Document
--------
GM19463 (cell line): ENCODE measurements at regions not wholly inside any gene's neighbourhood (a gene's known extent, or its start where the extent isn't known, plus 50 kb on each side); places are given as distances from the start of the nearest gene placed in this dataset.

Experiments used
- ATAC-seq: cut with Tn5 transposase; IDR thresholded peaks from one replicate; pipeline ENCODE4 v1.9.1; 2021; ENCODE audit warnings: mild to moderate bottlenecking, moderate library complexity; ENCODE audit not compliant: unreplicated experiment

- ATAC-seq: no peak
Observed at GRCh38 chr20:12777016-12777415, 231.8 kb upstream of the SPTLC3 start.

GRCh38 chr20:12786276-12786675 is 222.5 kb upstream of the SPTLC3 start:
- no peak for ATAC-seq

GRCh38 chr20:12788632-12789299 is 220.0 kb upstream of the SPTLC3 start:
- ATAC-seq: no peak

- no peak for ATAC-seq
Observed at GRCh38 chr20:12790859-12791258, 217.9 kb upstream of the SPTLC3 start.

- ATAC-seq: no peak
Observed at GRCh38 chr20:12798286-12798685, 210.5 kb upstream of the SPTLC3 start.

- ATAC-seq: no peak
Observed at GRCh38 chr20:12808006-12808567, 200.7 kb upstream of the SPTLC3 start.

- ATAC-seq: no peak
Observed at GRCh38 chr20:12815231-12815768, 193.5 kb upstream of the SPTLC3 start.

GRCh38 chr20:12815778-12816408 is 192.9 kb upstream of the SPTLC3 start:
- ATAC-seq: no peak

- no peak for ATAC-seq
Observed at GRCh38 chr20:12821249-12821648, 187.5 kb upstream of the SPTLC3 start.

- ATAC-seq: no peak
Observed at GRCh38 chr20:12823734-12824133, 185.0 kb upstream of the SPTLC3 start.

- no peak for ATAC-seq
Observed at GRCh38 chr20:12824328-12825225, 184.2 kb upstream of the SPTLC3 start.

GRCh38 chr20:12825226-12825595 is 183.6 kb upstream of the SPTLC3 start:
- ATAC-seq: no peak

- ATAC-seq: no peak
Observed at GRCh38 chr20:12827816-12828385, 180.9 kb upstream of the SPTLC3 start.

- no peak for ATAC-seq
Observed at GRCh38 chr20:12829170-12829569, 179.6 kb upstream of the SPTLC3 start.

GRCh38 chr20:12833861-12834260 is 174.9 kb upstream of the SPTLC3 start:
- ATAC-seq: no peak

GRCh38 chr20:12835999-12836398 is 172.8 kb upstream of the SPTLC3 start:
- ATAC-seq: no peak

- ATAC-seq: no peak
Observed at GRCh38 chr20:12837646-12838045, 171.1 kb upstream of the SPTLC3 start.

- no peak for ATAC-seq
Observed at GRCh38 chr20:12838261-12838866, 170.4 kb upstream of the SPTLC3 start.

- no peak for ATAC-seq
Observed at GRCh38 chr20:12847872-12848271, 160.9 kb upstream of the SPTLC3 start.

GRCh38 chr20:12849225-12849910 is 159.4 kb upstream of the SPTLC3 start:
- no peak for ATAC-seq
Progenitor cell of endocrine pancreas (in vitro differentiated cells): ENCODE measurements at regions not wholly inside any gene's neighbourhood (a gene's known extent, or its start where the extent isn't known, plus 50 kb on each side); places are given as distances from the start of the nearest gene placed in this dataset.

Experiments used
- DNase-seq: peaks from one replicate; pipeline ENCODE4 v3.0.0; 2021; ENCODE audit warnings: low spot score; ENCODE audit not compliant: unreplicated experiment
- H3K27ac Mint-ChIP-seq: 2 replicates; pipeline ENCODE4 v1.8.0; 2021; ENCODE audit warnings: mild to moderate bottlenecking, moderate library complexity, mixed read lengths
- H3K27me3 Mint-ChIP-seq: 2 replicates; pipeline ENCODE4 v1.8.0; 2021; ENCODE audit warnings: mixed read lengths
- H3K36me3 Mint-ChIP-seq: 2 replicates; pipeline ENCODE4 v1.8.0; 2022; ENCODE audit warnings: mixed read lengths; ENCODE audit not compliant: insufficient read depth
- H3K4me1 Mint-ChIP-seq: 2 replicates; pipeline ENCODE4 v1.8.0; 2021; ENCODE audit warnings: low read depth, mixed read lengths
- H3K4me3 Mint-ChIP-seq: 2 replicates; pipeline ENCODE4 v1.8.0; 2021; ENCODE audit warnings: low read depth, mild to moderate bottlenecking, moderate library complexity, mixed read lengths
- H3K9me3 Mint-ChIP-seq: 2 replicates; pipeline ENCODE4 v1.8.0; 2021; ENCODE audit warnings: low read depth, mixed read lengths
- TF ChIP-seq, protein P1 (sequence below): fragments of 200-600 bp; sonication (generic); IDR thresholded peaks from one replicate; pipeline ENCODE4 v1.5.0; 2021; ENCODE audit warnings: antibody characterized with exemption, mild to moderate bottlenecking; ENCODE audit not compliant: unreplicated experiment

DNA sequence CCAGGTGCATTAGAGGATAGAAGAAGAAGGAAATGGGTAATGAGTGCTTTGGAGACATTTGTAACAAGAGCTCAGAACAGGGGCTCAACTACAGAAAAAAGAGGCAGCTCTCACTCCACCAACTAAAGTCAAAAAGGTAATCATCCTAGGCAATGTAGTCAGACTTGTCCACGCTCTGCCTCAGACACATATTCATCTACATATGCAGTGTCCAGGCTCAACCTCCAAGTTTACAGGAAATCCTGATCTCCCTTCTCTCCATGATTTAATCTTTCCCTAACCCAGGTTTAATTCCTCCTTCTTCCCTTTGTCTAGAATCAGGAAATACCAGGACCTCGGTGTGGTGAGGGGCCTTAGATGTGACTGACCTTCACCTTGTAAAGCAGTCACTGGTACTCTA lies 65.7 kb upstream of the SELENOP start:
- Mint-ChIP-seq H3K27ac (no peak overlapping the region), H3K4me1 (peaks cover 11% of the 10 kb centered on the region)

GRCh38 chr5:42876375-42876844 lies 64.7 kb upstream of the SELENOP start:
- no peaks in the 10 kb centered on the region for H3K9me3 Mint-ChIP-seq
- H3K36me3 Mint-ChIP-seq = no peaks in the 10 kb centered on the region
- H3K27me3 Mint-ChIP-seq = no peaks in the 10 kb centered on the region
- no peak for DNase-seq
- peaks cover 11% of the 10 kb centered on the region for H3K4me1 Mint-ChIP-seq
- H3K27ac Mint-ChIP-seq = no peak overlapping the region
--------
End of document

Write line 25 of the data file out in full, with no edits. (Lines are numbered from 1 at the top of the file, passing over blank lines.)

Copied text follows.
Observed at GRCh38 chr20:12824328-12825225, 184.2 kb upstream of the SPTLC3 start.